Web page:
Next, I have little idea of how the artistic side of the Netflix business model works. It seems to me, though, that from time to time it consists of throwing a load of money and a load of stars at an interesting writer-directer and hoping that magic will ensue. Step forward Friends From College, a comedy about a group of Harvard buddies reconnecting. It’s exec produced by Nicholas Stoller (The Five-Year Engagement, Forgetting Sarah Marshall, The Muppets) and Francesca Delbanco, his – sorry, I know this looks kind of sexist, but I’ve looked her up on IMDB and as far as I can see this is her first credit – wife. It stars, among others, Cobie Smulders, Annie Parisse, Keegan-Michael Key, Fred Savage, and Billy Eichner. And, after all that, the advance reviews suggest that it’s rubbish (Netflix, Friday 14 July).

Finally, a bit of British drama: In The Dark is a four-part adaptation of a Mark Billingham crime thriller. I’m a big fan of Billingham, and the book is excellent. As ever, though, it’s precisely because I like the source material that I won’t be watching: I know what DS Helen Weeks looks like, and it isn’t MyAnna Buring. I have a hunch, though, that this will actually be quite good (tonight, 9pm, BBC 1).

How To Get Away With Murder s2 ep 15

We’re reaching that time of the year when the shows that we write about on a weekly basis are winding down, so that gives me a chance to say a little about some of the things I watch regularly but don’t review. Starting with How To Get Away With Murder, and its somewhat disappointing second season.

On one level, I suppose you could argue that to populate a network drama with such a tremendously unlikeable set of characters – in particular, the rebarbative Frank – is moderately courageous, even if it left at least one viewer looking for someone to root for. Admittedly the last couple of episodes, probably the best of the season, addressed and mitigated Annalise’s monomania: it’s understandable why she might be so devoted to her career given the twin tragedies which befell her, and the scenes which dealt with the REDACTED of her REDACTED had genuine power. I won’t forget the photo taken in the hospital any time soon.

Against that, though, I thought the plotting to be messy. Moreover, there was something deliberately dishonest about the way in which we were taken back to key scenes and shown that crucial information had been withheld – the one where Philip assaulted Annalise being a good example of what I mean. Ah. We only saw half of it first time round. That’s not good storytelling; that’s cheating.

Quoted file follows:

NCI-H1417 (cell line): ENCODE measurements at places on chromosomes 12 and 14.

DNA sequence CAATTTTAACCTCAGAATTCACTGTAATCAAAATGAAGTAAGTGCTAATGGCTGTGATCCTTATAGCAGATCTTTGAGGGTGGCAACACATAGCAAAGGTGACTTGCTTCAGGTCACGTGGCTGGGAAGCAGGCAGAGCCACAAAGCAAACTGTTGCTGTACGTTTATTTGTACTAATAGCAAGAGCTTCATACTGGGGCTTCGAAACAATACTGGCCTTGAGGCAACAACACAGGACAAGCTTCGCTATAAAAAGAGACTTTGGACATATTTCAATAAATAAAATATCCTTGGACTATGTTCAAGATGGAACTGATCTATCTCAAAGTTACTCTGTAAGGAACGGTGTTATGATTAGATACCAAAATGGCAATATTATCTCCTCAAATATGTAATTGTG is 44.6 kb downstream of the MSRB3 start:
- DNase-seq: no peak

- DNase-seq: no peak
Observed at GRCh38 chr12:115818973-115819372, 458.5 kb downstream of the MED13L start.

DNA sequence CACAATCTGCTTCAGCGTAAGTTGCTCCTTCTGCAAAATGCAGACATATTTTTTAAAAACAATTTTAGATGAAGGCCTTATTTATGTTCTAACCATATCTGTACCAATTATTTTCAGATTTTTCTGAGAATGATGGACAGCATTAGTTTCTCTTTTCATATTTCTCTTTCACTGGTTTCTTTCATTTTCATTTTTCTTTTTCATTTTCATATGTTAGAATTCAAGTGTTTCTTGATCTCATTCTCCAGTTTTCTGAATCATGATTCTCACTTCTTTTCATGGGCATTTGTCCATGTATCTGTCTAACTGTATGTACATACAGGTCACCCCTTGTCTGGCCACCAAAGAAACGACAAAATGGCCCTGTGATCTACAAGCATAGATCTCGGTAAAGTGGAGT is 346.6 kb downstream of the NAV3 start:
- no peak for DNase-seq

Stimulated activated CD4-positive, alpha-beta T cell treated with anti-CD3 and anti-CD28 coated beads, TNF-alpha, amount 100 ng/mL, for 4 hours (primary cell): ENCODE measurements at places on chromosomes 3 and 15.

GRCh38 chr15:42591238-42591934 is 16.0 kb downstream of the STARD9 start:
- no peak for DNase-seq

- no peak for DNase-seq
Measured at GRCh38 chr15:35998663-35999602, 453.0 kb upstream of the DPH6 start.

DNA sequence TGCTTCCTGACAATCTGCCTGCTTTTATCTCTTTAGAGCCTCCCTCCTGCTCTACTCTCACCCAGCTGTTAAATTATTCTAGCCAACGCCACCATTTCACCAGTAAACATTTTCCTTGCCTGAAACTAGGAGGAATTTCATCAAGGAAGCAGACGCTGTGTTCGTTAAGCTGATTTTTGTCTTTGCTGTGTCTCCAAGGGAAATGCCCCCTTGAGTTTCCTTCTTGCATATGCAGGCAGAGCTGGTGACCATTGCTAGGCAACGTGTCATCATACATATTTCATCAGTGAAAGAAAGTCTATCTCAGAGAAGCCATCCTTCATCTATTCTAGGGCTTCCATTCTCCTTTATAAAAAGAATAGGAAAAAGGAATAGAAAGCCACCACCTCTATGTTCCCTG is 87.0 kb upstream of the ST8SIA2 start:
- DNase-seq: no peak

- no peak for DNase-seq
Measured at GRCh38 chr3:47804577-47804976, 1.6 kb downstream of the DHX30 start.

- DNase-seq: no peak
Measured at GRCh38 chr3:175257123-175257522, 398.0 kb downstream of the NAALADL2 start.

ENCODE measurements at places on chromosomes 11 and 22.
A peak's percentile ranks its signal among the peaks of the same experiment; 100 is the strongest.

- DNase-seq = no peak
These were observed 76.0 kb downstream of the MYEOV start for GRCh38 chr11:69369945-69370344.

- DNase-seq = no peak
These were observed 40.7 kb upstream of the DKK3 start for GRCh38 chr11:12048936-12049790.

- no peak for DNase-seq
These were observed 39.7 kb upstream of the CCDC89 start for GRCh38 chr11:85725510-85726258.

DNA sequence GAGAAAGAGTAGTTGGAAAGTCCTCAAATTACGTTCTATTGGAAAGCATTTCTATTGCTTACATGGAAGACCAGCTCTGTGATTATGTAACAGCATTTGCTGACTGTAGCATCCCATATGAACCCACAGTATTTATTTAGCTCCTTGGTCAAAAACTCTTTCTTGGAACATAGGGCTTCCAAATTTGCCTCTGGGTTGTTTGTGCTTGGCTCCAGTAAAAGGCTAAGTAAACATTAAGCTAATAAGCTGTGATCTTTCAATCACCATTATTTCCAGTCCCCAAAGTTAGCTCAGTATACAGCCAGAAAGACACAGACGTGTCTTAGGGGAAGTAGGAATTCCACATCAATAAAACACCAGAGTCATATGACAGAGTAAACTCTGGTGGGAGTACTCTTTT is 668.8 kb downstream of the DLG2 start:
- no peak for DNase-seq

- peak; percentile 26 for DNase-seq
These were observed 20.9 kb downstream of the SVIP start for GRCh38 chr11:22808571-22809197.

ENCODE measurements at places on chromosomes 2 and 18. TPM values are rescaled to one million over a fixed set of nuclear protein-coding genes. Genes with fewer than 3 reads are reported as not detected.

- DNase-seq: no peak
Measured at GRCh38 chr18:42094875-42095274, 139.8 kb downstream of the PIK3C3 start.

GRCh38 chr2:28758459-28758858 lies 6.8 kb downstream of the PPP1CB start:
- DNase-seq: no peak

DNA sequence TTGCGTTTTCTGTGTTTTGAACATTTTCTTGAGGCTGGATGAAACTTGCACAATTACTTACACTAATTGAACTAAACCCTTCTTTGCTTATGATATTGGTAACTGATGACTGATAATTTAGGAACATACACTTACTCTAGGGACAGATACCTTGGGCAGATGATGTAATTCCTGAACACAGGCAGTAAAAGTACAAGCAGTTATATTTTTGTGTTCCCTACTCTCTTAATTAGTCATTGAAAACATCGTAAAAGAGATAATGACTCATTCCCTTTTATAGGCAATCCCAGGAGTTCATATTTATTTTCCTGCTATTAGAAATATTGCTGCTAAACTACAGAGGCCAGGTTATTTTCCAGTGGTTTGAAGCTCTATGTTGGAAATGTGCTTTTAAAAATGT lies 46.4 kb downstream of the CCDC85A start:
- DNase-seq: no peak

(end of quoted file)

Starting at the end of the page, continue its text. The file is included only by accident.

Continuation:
There was, of course, another murder at the end of this final episode, teeing up the third season. I’m not sure if I’ll bother next time round; I suspect there are better shows I could be watching.

Public Service Announcement 9 of 2016: How To Get Away With Murder, Scandal, Legends of Tomorrow, Stewart Lee’s Comedy Vehicle, Thicker than Water

A quick PSA round-up. The increasingly incomprehensible How To Get Away With Murder – who are these people? What are their names? And what’s going on? – returns for the second half of its second season, with Annalise having been shot, and Wes (?) wondering why she knows his birth name. Still worth watching, I suppose, for its sharp scripts and Viola Davis’s powerhouse performance (Tuesday 2 March, 10pm, Universal).

Scandal is also back after its midseason hiatus. Could go either way, this one: there were encouraging signs in the first half of the season that the show was ridding itself of its B-613 fixation, and in the last episode before the break the good ship Olitz hit the rocks. On the other hand, Rowan and Jake seem to have reconciled. Reviews as ever (Wednesday 3 March, 10pm, Sky Living).

In the world of comic book adaptations, DC is flinging a lot at us: The Flash is back (Tuesdays, 8pm, Sky 1); Arrow is back (Wednesdays, 8pm, Sky 1); and Legends of Tomorrow, which is (as far as I can discern; I don’t really care) a spin-off from both, starts on Thursday, once again at 8pm on Sky 1. The magnificent Victor Garber is in it, mind you, as is the Rev. Paul from Broadchurch, and Brandon Routh.

House of Cards’s fourth season drops on Friday on Netflix. The funniest show on TV, Stewart Lee’s Comedy Vehicle, returns to dance on the grave of stand-up comedy on Thursday (10pm, BBC2). And Walter Presents’s latest, um, presentation is Swedish family saga Thicker Than Water. It might be good, but I don’t think I’m ever going to find out, as I’ve got too much piling up already. Please tell me if I’m missing out, though (Thursday 3 March, 10pm, More 4).

Coming soon, among others: Quantico, Modern Family, The Five, Game of Thrones, and BLINDSPOT BLINDSPOT BLINDSPOT.

Public Service Announcement 53 of 2015: Scream Queens, How To Get Away With Murder, Catastrophe

Lots happening this week. Let’s start with the UK debut of Ryan Murphy’s latest show, comedy/drama/horror Scream Queens, starring Rachel Berry from Glee and Jeff Fordham from Nashville among others. The first season focusses on a series of murders at a college sorority. The intention seems to be that it will be an anthology in future seasons, although that presumes renewal, which for now is a long way from being certain. It doesn’t look like my kind of thing, and CJ says she would sooner jump out of a window than watch. So that’s a “no” from Unpopcult, then (tonight, E4, 10pm).

The second season of latest Shonda-hit How To Get Away With Murder looks like a safer bet. Like the first season, this one is planned to clock in at a tauter-than-normal 15 episodes, unusual for a network show, but if your lead actor is Viola Davis – now with an Emmy under her belt – you do the deal she wants. I was entertained if not wholly convinced by season 1, although I thought its second half generally stronger, and it’ll be interesting to see whether they can make the concept work again (Wednesday 26, Universal, 10pm).

And one of the most pleasant surprises of early 2015 is back this week as well: Catastrophe, which I was going to call a “British comedy”, although since its writers/creators/lead actors are Sharon Horgan and Rob Delaney, that probably wouldn’t be entirely accurate. The important thing, though, is that it manages to be simultaneously funny, romantic, and foul-mouthed, with Horgan and Delaney two of the most likeable and attractive screen presences around at the moment (Tuesday 27, Channel 4, 10pm).

Also starting: season 2 of The Affair (Wednesday, Sky Atlantic, 9pm); season 7 of The Vampire Diaries (Wednesday, ITV 2, 11pm); season 7 of The Middle (Tuesday, Comedy Central, 9pm).

As ever, we start to get busy at this time of year: we’ll have at least one more PSA this week, with The Blacklist, Supergirl, and Code Black all coming up very shortly. And before the end of the year UK viewers will be getting Elementary, The Bridge (Scand-iteration), London Spy, Blindspot, and Scandal, among others.